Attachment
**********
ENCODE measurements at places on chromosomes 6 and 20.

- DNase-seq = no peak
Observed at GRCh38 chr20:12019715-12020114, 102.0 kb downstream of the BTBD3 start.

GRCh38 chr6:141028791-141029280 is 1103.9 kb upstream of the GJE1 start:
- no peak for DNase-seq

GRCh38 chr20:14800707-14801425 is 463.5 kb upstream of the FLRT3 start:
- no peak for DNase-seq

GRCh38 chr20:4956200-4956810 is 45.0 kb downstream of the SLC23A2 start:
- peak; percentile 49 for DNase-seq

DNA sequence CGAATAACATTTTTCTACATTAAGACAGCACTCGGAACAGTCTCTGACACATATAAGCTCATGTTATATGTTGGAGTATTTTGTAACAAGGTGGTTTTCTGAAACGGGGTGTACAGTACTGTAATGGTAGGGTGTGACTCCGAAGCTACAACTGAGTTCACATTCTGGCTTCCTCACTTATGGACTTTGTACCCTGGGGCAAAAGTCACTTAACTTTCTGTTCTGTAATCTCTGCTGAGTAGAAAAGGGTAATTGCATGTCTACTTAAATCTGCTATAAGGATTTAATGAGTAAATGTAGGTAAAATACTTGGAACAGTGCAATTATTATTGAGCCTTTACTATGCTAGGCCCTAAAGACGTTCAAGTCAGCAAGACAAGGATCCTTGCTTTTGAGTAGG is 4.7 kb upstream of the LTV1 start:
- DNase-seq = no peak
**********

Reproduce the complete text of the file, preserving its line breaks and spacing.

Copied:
ENCODE measurements at places on chromosomes 6 and 20.

- DNase-seq = no peak
Observed at GRCh38 chr20:12019715-12020114, 102.0 kb downstream of the BTBD3 start.

GRCh38 chr6:141028791-141029280 is 1103.9 kb upstream of the GJE1 start:
- no peak for DNase-seq

GRCh38 chr20:14800707-14801425 is 463.5 kb upstream of the FLRT3 start:
- no peak for DNase-seq

GRCh38 chr20:4956200-4956810 is 45.0 kb downstream of the SLC23A2 start:
- peak; percentile 49 for DNase-seq

DNA sequence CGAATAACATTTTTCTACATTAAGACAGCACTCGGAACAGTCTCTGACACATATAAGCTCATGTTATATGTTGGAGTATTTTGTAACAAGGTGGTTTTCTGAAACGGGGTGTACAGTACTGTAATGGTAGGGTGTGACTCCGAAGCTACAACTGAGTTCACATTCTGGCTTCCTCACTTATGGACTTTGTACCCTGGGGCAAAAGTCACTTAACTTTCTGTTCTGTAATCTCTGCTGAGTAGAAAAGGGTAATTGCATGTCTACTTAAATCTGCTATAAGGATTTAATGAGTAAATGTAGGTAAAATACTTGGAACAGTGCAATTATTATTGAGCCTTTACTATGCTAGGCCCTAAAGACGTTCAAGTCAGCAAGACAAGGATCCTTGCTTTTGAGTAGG is 4.7 kb upstream of the LTV1 start:
- DNase-seq = no peak